11 March 2019

Philip Hammond is poised to use his Spring Statement to once again dangle the prospect of a Brexit “deal dividend” in front of MPs. At best the Chancellor would be offering no more than a temporary fillip, argues Dr Gemma Tetlow.

The Chancellor has claimed that money set aside to address “the disruption” of a no deal Brexit would be made available for public services if MPs back the Government’s deal. He said so in his October Budget, and has done so again ahead of the Spring Statement by promising that “...if we get the right Brexit deal done and a smooth exit from the European Union…we can release the money that we have set aside to deal with the possible disruption of a no deal exit.”

Should MPs be swayed by the Chancellor’s offer? A no deal reserve fund exists and could therefore be diverted if the Chancellor chooses, but the sums on offer in fact do little to address the fiscal challenges which Philip Hammond is yet to address.

Official forecasts already assume a smooth Brexit

The Budget in late October set out a plan to reduce public borrowing, from £26bn this year to £20bn by 2023–24. This showed that the Chancellor was on course to meet his objective of borrowing no more than 2% of national income in 2020–21 by quite a margin – with £15.4bn to spare – but still some way short (by the end of the Office of Budget Responsibility’s (OBR) forecast period) of achieving his longer-term goal of eliminating borrowing altogether.

That forecast already assumed that there would be an orderly Brexit, with a smooth transition to a new trading relationship with Europe. Backing Theresa May’s deal would, therefore, do little to alter the broad economic and fiscal picture painted by the OBR.

If there was no deal, however, then the short-term economic and fiscal outlook could look much more challenging, as the Bank of England illustrated last November. In such an event, Mr Hammond has said he would use some of the £15.4bn that he is “holding in reserve” for the 2020–21 financial year to smooth the impact on the businesses and households.

A Brexit dividend does not amount to much

While there might therefore be scope for extra spending in the short term if MPs back Theresa May’s deal, it would do little to ease the difficult trade-offs that face the Government beyond 2020. Big questions still remain about how it will deliver on its promise to eliminate borrowing if it is also committed not to raise taxes.

To achieve the borrowing reduction outlined in the last Budget will require some tight public spending plans. As Carl Emmerson of the Institute for Fiscal Studies outlined at a recent Institute for Government event, planned increases in the budgets for health, international aid and defence mean the Government will have to cut budgets for other public services in real terms – even as the population is expected to grow.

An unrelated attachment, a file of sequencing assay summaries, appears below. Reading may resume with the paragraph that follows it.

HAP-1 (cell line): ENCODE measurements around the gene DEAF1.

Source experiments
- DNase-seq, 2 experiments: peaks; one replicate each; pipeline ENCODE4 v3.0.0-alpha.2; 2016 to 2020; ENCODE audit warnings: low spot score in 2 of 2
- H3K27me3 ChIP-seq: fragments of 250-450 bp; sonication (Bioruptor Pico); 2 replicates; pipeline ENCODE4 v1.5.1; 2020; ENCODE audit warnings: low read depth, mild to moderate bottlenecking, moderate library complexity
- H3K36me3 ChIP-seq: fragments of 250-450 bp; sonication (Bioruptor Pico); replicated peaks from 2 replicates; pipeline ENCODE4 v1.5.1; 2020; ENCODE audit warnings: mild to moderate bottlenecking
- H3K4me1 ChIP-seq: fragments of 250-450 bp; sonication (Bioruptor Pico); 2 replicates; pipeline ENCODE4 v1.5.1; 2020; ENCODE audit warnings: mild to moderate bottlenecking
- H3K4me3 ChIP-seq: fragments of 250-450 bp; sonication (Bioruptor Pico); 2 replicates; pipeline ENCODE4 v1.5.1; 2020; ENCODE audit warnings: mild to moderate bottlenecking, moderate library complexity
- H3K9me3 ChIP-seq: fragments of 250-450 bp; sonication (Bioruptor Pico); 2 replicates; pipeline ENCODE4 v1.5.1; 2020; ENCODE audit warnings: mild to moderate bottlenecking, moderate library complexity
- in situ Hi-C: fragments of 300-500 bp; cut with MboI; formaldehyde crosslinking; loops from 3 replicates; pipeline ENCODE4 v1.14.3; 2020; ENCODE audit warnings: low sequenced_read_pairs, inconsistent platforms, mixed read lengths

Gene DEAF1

Our Performance Tracker shows that public services have become more efficient over the past eight years. But the easiest savings are likely to have already been found, and there are growing signs across a number of services that quality has been declining (for example, in prisons) or that services are being restricted to those most in need (as in adult social care).

The public should be braced for some tough choices

The Chancellor benefitted from an unexpected dose of good news from the OBR ahead of the October Budget, when the OBR revised down its borrowing forecasts by around £18bn a year in light of stronger than expected growth in tax revenues, continued falls in unemployment and lower than expected debt interest costs.

It is likely that something similar will happen again this week, though probably on a smaller scale. Tax receipts once again seem to be outperforming expectations and debt interest costs are predicted to be lower than was previously thought. This means the OBR is expected to revise down its forecasts for borrowing again; the change is likely to be smaller than in October but could still improve the picture by several billion pounds.

But even that will probably not be enough to remove the need for the Government to answer some difficult questions. If it is committed to eliminating public borrowing and wants to avoid tax rises, then what trade-offs is it willing to make on the quality or scope of public services to stay within budget? The public and MPs may like the sound of a “deal dividend”, but the Chancellor only has scope to boost spending temporarily. If he really is committed to eliminating borrowing without raising taxes, at some point he has to rein spending back in. And at some point the public will need to be told exactly what that will mean.

Comments

Does the budget considers any duties on the income side ? If not, because of not leaving the EU or because a reduction of duty rates down to Zero in case of Brexit ?